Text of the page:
Science and Technology CommitteeWritten evidence submitted by Roche

1. Introduction

1.1 Roche is a leading manufacturer of innovative medicines in a range of therapeutic areas, including cancer, rheumatoid arthritis and infectious diseases, such as hepatitis C and influenza. Many of our treatments have changed the standard of care in difficult to treat conditions, extending and enhancing the lives of millions of patients.

1.2 We operate two autonomous research units, as well as 150 research partnerships all over the world, to foster diversity of research and translate science into medicines. In 2012 we invested nearly 8.5 billion Swiss Francs in research and we now have 72 new molecular entities in clinical development. Last year there were 2,280 clinical trials in operation involving Roche medicines, involving 35,720 healthcare centres across the world. In total, 326,642 patients were involved in these trials.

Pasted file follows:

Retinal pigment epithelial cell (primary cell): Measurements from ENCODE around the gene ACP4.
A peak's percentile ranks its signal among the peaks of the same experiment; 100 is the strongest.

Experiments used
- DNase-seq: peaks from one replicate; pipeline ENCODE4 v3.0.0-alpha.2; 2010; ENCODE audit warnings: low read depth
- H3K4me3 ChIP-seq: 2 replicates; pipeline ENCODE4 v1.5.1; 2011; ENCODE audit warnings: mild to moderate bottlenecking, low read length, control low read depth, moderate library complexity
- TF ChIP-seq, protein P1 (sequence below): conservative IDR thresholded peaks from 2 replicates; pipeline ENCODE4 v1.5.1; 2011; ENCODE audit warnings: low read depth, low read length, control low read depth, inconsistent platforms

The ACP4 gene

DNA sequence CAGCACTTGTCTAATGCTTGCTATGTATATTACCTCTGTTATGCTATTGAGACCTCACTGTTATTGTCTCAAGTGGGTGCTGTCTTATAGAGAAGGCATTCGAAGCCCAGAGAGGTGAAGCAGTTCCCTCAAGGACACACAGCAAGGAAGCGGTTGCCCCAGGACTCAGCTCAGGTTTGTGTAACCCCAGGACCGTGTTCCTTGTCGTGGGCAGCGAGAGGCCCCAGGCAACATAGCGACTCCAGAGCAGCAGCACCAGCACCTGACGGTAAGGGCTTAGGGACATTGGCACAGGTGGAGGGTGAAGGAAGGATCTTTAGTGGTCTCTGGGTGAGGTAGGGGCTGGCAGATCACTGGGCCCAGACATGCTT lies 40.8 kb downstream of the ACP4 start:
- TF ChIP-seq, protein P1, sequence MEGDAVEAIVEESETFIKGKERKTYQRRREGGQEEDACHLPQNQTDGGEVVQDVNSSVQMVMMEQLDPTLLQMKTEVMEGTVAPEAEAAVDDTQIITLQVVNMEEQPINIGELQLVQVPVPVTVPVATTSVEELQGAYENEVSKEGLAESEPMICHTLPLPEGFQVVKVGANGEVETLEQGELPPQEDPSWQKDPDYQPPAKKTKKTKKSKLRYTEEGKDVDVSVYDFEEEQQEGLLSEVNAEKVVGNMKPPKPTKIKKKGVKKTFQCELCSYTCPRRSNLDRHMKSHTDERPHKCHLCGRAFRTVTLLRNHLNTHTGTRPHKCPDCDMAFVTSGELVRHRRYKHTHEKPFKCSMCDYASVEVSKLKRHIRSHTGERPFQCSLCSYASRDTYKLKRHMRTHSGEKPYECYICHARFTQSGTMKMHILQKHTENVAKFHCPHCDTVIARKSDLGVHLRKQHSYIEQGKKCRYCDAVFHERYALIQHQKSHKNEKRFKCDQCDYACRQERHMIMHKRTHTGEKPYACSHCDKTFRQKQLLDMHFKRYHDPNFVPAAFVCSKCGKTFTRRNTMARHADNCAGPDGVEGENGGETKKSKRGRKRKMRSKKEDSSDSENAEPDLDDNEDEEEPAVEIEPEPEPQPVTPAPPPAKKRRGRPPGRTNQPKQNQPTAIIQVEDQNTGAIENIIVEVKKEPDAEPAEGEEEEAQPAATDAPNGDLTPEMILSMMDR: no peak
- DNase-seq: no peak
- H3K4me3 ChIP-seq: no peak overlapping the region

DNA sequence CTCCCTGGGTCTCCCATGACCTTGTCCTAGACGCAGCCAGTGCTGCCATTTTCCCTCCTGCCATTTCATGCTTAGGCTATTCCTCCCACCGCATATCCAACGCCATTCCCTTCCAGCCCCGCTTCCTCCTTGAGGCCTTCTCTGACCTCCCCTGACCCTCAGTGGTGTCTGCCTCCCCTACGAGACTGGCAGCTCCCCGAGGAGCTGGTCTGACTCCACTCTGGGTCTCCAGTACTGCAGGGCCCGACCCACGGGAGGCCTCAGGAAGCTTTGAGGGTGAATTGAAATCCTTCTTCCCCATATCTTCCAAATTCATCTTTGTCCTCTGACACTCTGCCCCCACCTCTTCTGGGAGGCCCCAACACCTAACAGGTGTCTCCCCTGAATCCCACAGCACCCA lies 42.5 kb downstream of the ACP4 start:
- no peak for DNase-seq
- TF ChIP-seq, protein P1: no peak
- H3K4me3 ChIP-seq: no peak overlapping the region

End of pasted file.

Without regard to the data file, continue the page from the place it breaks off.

1.3 Clinical trials are critical for determining the safety and efficacy of new medicines and the clinical value of diagnostic tests. They also provide important information on the cost effectiveness of a treatment or diagnostic test and how a treatment improves quality of life. This information is shared with regulatory authorities and payers in order to gain marketing approval and, ultimately, reimbursement. Roche also publishes the results of our clinical trials through numerous channels, such as peer reviewed journals and online, as we recognise that healthcare professionals, researchers, patients and the public are also interested in knowing about potential new therapies.

1.4 We therefore have a good deal of expertise in the issues associated with conducting clinical research, including ways in which data and findings can be published. As such, we welcome the Committee’s inquiry and this opportunity to contribute evidence. As previously outlined in a letter to the Chair, we would be happy to provide oral evidence. Given the recent publicity relating to our decision around disclosure of patient-level clinical trials data on oseltamivir (Tamiflu), we have also extended an offer to the Committee to share in detail Roche’s data on this medicine, as well as to answer any specific questions the Committee may have regarding the data and to discuss the reasons for the approach we have taken.

2. Do the European Commission’s proposed revisions to the Clinical Trials Directive address the main barriers to conducting clinical trials in the UK and EU?